The London rental resurgence is in full swing as rents rise and stock levels drop


The London rental market has suffered greatly as a result of the pandemic. Dwindling demand due to a combination of working from home guidelines and travel restrictions preventing foreign interest had caused stock to flood the market and rental prices to fall, as landlords looked to secure a tenant and recoup at least part of their rental income.

However, the latest property market analysis by London lettings and estate agent, Benham and Reeves, has found that the tide has now turned and the London rental market is making a swift return to form.

In January of last year, the average London rent was £1,627 per month but during the height of the pandemic, this plunged by 4.4% to £1,556 in December. However, the latest data for July shows that London rental values have bounced back, up 2.4% in the last month alone and are now 5.7% higher than their December 2020 low.

This is a clear indicator that demand is returning to the capital’s rental market and additional research by Benham and Reeves further cements this trend.

In Q4 of 2019 prior to the pandemic, there were some 47,000 rental properties listed to rent across London. But as demand fell and tenants vacated the capital during the pandemic, this climbed to over 100,000 rental properties by Q3 of 2020 and remained above this landmark threshold for three consecutive quarters.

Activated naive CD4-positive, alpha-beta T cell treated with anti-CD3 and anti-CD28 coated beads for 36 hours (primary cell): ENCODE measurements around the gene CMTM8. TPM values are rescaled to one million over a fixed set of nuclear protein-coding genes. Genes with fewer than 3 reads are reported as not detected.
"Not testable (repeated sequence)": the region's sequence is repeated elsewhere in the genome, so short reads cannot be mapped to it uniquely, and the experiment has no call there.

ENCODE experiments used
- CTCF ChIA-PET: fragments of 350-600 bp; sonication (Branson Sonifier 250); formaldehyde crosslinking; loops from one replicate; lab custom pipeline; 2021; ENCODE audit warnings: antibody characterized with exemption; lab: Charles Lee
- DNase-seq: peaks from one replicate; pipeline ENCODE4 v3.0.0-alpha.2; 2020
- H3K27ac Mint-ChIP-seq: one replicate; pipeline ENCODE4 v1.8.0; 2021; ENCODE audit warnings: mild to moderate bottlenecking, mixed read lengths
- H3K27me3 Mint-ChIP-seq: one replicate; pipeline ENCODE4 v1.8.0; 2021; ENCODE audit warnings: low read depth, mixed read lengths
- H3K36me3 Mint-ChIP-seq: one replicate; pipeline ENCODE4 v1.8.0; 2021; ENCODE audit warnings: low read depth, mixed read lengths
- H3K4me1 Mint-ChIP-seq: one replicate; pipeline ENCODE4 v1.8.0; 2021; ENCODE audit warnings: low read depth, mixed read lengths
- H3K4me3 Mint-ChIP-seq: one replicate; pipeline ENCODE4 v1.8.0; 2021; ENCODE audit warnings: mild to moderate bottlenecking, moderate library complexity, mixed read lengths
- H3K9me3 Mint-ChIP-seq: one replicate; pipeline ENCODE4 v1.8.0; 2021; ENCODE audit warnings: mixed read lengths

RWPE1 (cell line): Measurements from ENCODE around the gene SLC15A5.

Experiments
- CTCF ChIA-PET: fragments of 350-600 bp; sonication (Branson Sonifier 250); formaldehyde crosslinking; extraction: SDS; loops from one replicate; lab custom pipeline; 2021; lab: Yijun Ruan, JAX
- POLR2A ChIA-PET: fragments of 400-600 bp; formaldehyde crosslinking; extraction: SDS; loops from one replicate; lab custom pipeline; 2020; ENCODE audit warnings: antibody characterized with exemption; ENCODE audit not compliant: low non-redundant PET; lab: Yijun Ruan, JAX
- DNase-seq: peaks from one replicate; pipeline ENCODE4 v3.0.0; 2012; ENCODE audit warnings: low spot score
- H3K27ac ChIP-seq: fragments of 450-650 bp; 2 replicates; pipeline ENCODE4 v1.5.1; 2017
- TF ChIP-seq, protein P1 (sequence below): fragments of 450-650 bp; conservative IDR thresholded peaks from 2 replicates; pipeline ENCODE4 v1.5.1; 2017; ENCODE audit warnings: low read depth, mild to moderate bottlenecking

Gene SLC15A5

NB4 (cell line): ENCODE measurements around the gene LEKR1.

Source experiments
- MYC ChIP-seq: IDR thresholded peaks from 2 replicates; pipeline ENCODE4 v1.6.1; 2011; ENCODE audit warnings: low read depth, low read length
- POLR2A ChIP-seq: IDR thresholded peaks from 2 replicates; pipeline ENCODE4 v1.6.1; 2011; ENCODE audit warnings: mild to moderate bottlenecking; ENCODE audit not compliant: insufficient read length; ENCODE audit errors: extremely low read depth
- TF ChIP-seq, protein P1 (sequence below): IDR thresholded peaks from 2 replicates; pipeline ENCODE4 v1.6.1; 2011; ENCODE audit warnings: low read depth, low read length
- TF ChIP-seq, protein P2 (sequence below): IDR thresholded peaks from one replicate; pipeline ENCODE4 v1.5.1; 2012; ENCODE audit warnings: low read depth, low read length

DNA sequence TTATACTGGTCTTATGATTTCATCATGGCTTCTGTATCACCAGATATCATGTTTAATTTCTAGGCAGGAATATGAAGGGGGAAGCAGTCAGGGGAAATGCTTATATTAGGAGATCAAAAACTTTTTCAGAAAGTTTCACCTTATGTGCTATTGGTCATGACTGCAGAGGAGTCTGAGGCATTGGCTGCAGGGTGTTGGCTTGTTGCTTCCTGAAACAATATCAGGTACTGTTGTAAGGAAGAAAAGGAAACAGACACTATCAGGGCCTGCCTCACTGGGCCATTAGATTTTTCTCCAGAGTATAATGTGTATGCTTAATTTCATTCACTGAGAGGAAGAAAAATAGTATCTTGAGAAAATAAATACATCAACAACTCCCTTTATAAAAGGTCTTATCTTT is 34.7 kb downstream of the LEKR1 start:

However, the latest analysis by Benham and Reeves shows that to date, this figure has fallen to 64,206 and while it is yet to reduce to pre-pandemic levels, it provides another strong indicator that the London rental market is bouncing back and tenants are returning to the capital.

Director of Benham and Reeves, Marc von Grundherr, commented:

“It’s been a very tough year or so for the London rental market which has arguably been the worst hit in terms of dwindling demand and plummeting rental values. That said, we can finally say with confidence that we’ve seen the bottom and a number of factors are now spurring a market-wide recovery.

We saw virtually no demand from overseas students last year which meant this stock further flooded a market that was already saturated due to a lack of interest from working professionals.

Although widespread lockdown restrictions remained in place during the start of this year, the reversal of the working from home trend and the return of foreign student demand, in particular, are currently driving a London rental resurgence during the second and third quarters.”